Apathy, Not Laws, Barrier to Independent Candidates

September 15, 2010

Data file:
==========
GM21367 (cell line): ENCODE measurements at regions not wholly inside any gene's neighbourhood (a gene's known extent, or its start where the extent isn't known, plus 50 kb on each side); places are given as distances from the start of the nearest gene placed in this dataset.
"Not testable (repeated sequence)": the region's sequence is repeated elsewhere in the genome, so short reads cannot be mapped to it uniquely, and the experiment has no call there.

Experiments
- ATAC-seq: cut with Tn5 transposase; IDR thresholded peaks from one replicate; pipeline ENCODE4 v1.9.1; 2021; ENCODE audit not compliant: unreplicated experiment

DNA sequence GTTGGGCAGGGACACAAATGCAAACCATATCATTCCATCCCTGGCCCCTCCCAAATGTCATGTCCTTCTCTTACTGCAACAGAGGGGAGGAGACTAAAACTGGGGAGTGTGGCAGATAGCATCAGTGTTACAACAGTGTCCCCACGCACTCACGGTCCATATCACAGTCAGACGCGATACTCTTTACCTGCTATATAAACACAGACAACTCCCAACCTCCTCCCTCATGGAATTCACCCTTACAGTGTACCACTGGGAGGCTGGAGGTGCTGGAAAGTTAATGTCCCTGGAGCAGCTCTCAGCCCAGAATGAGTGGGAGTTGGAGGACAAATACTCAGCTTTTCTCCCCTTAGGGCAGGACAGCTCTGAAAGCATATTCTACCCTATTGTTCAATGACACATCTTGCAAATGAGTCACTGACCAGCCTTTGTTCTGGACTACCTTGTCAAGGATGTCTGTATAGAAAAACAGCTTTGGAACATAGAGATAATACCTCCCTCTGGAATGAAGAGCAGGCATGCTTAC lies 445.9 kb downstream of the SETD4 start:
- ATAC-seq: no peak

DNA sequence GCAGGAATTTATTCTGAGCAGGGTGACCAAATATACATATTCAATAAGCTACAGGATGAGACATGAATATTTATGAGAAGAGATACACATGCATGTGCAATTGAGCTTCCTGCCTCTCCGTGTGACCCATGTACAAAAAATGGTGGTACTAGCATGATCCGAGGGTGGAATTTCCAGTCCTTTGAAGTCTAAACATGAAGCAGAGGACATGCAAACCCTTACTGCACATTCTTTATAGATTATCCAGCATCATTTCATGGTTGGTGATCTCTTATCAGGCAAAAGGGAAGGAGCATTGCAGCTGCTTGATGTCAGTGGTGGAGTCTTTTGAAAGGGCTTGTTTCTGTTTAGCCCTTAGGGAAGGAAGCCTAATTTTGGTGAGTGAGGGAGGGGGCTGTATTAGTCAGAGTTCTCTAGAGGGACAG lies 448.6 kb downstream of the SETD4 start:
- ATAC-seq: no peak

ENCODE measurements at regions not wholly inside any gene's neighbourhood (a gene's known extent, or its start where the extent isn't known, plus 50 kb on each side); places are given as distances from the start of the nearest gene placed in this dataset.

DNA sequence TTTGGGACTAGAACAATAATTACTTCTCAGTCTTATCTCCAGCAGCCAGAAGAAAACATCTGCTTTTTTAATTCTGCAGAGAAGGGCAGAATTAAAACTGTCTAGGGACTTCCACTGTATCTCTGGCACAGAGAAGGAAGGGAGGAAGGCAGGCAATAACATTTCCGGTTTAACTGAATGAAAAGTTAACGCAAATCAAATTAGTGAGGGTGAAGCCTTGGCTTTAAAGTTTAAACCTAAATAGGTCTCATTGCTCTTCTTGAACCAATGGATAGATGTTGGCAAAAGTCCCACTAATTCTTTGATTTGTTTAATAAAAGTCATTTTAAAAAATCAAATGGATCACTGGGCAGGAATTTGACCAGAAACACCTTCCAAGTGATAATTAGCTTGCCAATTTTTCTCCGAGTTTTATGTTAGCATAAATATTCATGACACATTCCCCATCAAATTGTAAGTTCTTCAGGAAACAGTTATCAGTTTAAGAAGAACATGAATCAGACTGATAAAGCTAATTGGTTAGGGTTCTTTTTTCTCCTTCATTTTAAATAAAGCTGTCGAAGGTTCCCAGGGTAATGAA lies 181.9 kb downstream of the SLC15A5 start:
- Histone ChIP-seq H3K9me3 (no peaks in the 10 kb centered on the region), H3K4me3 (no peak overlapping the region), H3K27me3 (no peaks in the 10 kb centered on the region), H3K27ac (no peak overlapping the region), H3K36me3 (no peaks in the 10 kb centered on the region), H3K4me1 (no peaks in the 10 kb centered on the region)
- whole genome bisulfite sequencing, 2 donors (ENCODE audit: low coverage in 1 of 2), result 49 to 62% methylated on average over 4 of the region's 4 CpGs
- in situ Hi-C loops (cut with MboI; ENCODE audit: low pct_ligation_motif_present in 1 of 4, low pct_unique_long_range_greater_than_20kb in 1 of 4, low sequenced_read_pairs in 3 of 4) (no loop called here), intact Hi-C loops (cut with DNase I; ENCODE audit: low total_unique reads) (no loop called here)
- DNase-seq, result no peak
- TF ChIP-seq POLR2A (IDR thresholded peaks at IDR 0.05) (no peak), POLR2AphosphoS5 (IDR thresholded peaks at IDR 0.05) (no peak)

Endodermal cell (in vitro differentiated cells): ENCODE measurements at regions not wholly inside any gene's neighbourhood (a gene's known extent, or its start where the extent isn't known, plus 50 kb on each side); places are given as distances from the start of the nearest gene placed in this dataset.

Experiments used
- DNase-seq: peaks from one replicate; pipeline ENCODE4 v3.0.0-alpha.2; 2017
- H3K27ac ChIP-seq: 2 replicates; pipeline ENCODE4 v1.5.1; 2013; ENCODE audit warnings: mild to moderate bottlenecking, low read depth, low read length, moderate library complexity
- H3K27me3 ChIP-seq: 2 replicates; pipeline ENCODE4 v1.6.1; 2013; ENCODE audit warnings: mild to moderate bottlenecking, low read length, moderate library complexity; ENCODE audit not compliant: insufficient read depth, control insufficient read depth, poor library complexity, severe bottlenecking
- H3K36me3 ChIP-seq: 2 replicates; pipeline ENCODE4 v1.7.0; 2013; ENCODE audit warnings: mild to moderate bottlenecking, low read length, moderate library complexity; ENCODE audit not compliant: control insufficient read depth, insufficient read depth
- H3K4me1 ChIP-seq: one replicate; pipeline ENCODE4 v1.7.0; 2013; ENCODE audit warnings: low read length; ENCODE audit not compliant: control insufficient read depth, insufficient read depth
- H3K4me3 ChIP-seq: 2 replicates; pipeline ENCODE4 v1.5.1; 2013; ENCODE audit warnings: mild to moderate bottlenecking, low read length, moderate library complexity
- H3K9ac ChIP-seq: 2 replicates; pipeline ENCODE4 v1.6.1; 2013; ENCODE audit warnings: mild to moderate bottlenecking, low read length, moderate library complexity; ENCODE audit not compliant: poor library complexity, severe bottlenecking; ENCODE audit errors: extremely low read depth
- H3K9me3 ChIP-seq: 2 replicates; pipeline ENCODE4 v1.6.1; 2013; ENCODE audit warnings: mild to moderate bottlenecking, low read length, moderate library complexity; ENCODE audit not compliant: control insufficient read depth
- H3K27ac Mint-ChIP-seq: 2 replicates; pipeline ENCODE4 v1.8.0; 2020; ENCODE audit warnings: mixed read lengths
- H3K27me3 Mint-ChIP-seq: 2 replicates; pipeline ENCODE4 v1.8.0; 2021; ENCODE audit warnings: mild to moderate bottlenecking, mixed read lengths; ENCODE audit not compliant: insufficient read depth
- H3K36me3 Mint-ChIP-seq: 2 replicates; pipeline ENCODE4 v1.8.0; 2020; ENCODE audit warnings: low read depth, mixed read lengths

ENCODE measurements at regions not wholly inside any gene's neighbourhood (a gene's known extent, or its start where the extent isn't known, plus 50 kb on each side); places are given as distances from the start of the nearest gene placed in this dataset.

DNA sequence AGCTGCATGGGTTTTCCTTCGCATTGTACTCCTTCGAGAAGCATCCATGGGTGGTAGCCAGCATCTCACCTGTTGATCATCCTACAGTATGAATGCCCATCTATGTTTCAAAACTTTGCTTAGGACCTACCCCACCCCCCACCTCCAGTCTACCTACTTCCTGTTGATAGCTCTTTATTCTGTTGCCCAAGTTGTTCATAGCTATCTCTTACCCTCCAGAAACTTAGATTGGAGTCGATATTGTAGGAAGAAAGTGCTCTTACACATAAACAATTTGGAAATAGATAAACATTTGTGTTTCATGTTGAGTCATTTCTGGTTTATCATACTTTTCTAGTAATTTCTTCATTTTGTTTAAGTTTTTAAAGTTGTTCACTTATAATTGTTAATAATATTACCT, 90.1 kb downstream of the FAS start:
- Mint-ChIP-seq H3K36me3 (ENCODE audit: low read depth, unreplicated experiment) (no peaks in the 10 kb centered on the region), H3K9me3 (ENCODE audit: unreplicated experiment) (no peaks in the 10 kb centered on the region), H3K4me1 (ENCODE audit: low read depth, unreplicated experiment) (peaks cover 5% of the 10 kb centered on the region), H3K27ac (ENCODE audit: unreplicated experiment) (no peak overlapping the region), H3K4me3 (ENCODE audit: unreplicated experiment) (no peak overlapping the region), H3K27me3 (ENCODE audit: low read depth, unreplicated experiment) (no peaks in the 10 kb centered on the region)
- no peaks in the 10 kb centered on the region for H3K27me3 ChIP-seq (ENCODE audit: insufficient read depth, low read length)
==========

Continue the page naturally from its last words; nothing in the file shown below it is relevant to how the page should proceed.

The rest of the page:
Today Lowell Weicker wrote an op-ed for the Hartford Courant criticizing the state laws that prevent independent candidates from participating. State laws and paperwork requirements serve as an easy target for people saying that it is too difficult to run for office. However as someone who has worked on campaigns I can assure you that among all the barriers to running the paperwork is the least of it.<p>Running a campaign is not as much of an exercise in paperwork as it is an exercise in footwork. As a candidate if you want to be viable you need to get together a core group of supporters that will bring your message to their friends, family, and neighbors. These people need to not only be willing to vote for you, but also give you money, sign your petition, and make calls or knock doors. While there are votes to be rounded up by carpet bombing the electorate with television ads and mailers, these votes are not going to materialize unless you have a ground presence.</p><p>Democrats and Republicans have an easier time because the infrastructure and support for them is already in place. Town Committees meet on a monthly basis and the people in them are willing to do these things. The people on the town committees then serve as information providers for their friends and family in the community. They are the political junkies that their friends turn to in order to understand what is happening in these elections. In Connecticut if a candidate is running for an office in a major party they have probably stopped by your town committee meeting at least once and you’ve had the opportunity to meet the candidate and ask the candidate questions.</p><p>Independent candidates are stuck building this infrastructure from square one. They have much larger hurdles to clear culturally and logistically than those running with the entrenched parties. However if they are able to put in the hard work it is not impossible to clear these hurdles.</p>

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